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Am I a failure if I don't finish the Genesis classics?

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But are people typically going to have that in the back of their minds to look out for things like color coordinated signals to guide them? You're not really expected to uphold to that standard in any Sonic game, let alone the first one, especially since you're supposed to be going at a reasonably fast pace to be noticing things like that unless you were already going slow enough to be wary of those traps like that where then it wouldn't have mattered what color things were.

Even then, with Scrap Brain's very first instance of its trap floors, they place rings right on top of them, as if to say it's safe to be on them when it's most certainly not the case haha.

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I had no problem with that when I was 9 years old and very inexperimented with video games. 

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you're supposed to be going at a reasonably fast pace

Uh, not really. By Scrap Brain Zone, you should have learnt that going too fast might lead you to traps, spikes or badniks. Even in Star Light Zone, unless you know what you're doing, you have to be cautious. You have to learn, a bit "trial and error"-like, like many games of that time. Sonic 1 isn't a game that holds your hand up like many games nowadays, you know :)

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17 hours ago, StriCNYN3 said:

Hmm, I'm curious about what your thoughts on levels like Sonic 1's Scrap Brain are then. I'd say whatever zone Sonic 2 throws at you, it never goes full savage mode like Scrap Brain does, although it does sometimes sprinkle in some of it's design nonsense particularly in Metropolis zone where it get at its worst, but even then I'd say that level lends the player more leg room to speed off unwittingly and speed run way more so than some of the Sonic 1 levels do, and way more than Scrap Brain zone ever does.

Like literally in the first few seconds of Scrap Brain Act 1, you could die falling through a trap floor if you don't react fast enough, and they expect the player to know this on their first go without any type of testing ground for people to learn there are trap floors to die from, and that sets the tone for the whole zone. But it seems like you overcame that through practice, so I'm kinda curious why that doesn't apply to Sonic 2 here and it's levels.

 

17 hours ago, Adamis said:

The trap floors are red. Red is usually used for danger, so it's logical to be cautious when you reach those traps.

 

16 hours ago, StriCNYN3 said:

But are people typically going to have that in the back of their minds to look out for things like color coordinated signals to guide them? You're not really expected to uphold to that standard in any Sonic game, let alone the first one, especially since you're supposed to be going at a reasonably fast pace to be noticing things like that unless you were already going slow enough to be wary of those traps like that where then it wouldn't have mattered what color things were.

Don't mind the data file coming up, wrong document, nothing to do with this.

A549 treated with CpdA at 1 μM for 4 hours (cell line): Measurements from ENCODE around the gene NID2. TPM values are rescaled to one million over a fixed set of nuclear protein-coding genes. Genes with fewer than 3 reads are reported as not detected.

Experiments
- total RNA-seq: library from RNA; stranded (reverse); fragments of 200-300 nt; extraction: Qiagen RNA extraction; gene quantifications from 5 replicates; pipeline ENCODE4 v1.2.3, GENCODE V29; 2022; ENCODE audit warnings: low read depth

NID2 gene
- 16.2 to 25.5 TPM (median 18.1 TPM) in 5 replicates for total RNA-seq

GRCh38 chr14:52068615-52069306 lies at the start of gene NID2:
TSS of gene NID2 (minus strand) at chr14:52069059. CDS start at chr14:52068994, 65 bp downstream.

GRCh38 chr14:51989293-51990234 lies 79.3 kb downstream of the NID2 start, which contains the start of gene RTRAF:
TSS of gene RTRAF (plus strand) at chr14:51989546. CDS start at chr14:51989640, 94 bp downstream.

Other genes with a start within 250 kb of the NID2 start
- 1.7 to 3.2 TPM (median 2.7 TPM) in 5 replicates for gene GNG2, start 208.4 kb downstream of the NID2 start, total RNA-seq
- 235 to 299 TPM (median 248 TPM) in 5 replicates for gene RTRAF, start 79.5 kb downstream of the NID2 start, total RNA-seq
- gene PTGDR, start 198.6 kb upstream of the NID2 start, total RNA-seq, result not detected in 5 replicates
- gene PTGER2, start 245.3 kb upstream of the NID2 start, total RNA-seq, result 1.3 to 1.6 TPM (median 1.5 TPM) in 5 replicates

Even then, with Scrap Brain's very first instance of its trap floors, they place rings right on top of them, as if to say it's safe to be on them when it's most certainly not the case haha.

This might be wholly down to opinion, colored by certain experiences and factors we don't necessarily even remember.  However, in general it seems to me that Sonic 1's levels are better at conveying what they're mainly about via their design, and even though it's intended to be hard, Scrap Brain Zone is no exception.  It's full of right-angles, narrow corridors, things that squish, burn, cut, and zap, and at least most of it is foreseeable, so it signals that it's the sort of place you can't just be reckless.  Speed still matters, but in this case it's not for continuous running, but rather, getting through danger zones before it's too late.  Pits, I will concede, are always annoying in 2D Sonic games, but they're a little less annoying when they're covered by doors that open and shut, implying you don't want to stay on when they open--that's at the very least, a better alternative to pits suddenly being deep into Spring Yard Zone and Mystic Cave Zone when earlier sections of the zones suggested they wouldn't be.  Scrap Brain Zone also has a very clean appearance that makes it fair; initially you might run into a flame spurting from an open pipe, but after that it becomes clear that you will want to avoid said pipes, and they are highly visible.

Sonic 2 zones may have more distance between their traps, but a lot of them are built in such a way as to encourage running.  When I see a curve, hill, or any terrain that isn't straight horizontal or vertical, I want to exploit it; I want to send Sonic plummeting  down any terrain with an inverted arch at the bottom just to see how much it will accelerate him and what it will send him up; a want especially encouraged by how much more exploration-heavy the game is and how entering its special stages requires hunting for rings.  But enemies are constantly ambushing.  Making it worse, the look of most stages is much, much busier, leading to enemies and traps hiding behind foreground decorations a few too many times.  It also seems to me that Sonic 1 doesn't impede forward momentum as much; obviously things have to be dodged but it seems that more of them are dodged vertically, meaning graceful jumpers can keep moving forward.  Sometimes you'll have to accelerate or decelerate, but not outright stop or reverse course as much as in Sonic 2Sonic 2's levels being so curvy and maze-like also detracts from being able barrel through.

In an odd way, it feels like Sonic 2's design is applying too much realism at the expense of fun; as if the level designers were actually thinking to themselves, "Hmm; if I was Eggman, how would I kill someone who loves moving quickly?"  It might even have been a valid design strategy if they gave Sonic something to help bring the odds back into his favor, and make no mistake, things can go far in the opposite direction, such as moments in modern games when enemies stand in a neat line parallel to the road Sonic on just so he can boost through them easily, but the key point here is for a game to be fun.  Giving a hero more things to play with is fun.  Difficulty can be fun, but it can be annoying instead when it's due to how unpredictable and unfair a scenario is.  This is why I compared Sonic 2 unfavorably to Mega Man, and also to Sonic games that came after; both give you more things to play around with, rewarding you for your hard work.